Whilst we await the outcome, we are now seeing an increasing number of cases of people who are unhappy with awards made in foreign jurisdictions and are seeking advice on applications to the English courts for a second bite of the cherry where one of them has a significant connection with this country.

At present across Europe the party who issues first will generally determine the jurisdiction for where the case is to be heard and on occasions it will be advantageous to one party for this to continue, however now that those with a connection to the UK may have perhaps a lifeline if everything does not go to plan.

For more information or advice on a part III application please contact marksage@mogers.co.uk or +44 (0) 1225 750072

Prenups and divorce insurance.

The Law Commission begins public consultation today on full recognition for pre-nuptial agreements to be recognised by English law. Interested parties have until 11th April 2011 to provide responses. It can be found at www.lawcom.gov.uk/marital_property.htm

This consultation has been delayed until now after its initial preparation in 2009 in view of the recent Supreme Court’s ruling in the case of Radmacher v Granatino. The prenup agreement in that case being upheld in favour of the wife.  This has led to the increasing voice that many couples want to protect assets prior to marriage so that in the event of a divorce that they will not have to enter into costly litigation to fight off the claims of a partner who before the marriage was content to marry for love and not money.

Prenuptial agreements should work as long as the safety nets are in place to protect the vulnerable and by this I would refer to couples who subsequently have children or the weaker partner in financial terms. Safety nets would require full disclosure of both parties position, the regular review of the document, the need for independent legal advice and sufficient time in advance of the wedding for consideration to be given.  All of these points are included within the Executive Summary provided by the Commission.

But in my view at the beginning of the relationship, neither party is expecting to receive anything from the other and upon formalising that relationship couples should be encouraged to consider protecting themselves. They are more likely to agree matters in advance of a wedding than after when a wide range of emotions may be present particularly in view of how the marriage has broken down.

So that brings me onto divorce insurance, it is available in some states in the USA and also on the continent. You can insure against most things these days so why not divorce? No doubt insurance institutions are looking at this market given that currently more than 100,000 marriages end each year in divorce but how to quantify the premiums and benefits is clearly an interesting point.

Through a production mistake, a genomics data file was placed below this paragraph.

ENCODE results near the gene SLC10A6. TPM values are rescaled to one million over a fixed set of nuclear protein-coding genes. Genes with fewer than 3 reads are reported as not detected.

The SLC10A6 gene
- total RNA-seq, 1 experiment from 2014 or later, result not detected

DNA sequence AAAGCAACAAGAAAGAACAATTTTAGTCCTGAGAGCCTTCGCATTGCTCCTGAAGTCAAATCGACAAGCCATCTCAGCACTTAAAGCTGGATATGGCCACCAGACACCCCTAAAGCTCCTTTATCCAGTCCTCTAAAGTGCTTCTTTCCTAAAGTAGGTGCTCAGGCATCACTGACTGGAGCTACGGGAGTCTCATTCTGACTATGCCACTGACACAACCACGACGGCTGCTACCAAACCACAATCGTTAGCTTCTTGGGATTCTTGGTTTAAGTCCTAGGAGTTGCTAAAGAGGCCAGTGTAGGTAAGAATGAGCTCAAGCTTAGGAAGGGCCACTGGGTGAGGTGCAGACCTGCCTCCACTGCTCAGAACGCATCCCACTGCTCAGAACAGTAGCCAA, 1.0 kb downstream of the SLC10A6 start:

Could there be a requirement for a prenup? Does the insurance have to be repaid upon a reconciliation, are you insuring against the lawyers fees or settlement amount or cost of rebuilding a life following a divorce? Would both parties have large one-off premiums or would you pay monthly by direct debit? I am sure it will not be long until it is available but whether the costs would be prohibitive and beyond many pockets remains a question.    

The UK press has numerous articles at this time of year about Family law issues some of them regarding the so-called “D-day” where D stands for divorce being typically the first day back in the office following the New Year break as couples rush to take advice following separations and arguments over Christmas and New Year.

According to the Family Mediation Helpline 1.8m couples contemplate divorce over the Christmas period and Relate report a massive surge in calls during the festive season. Clearly no qualifications are necessary explain the numerous pressures that family’s experience during this time.  Couples have to cope with the financial pressures and practical  arrangements such as which family to see and when. They also have to deal with the biggest hurdle of having to spend extended time together as a family. This can be a significant change of routine for both parties and as such can lead to a breakdown in communication and ultimately separations.

The Festive time is also a time when many couples become engaged and so whilst the negativity of the New Year press reports paint a picture of doom and gloom it is the start of many couples planning for the future together and hopefully they will not be put off.  Many couples still consider that marriage is important and with a Royal wedding in April highlighting this point perhaps my recommendations for all couples to take advice upon a prenup continues this negativity but then as a lawyer would you expect anything else?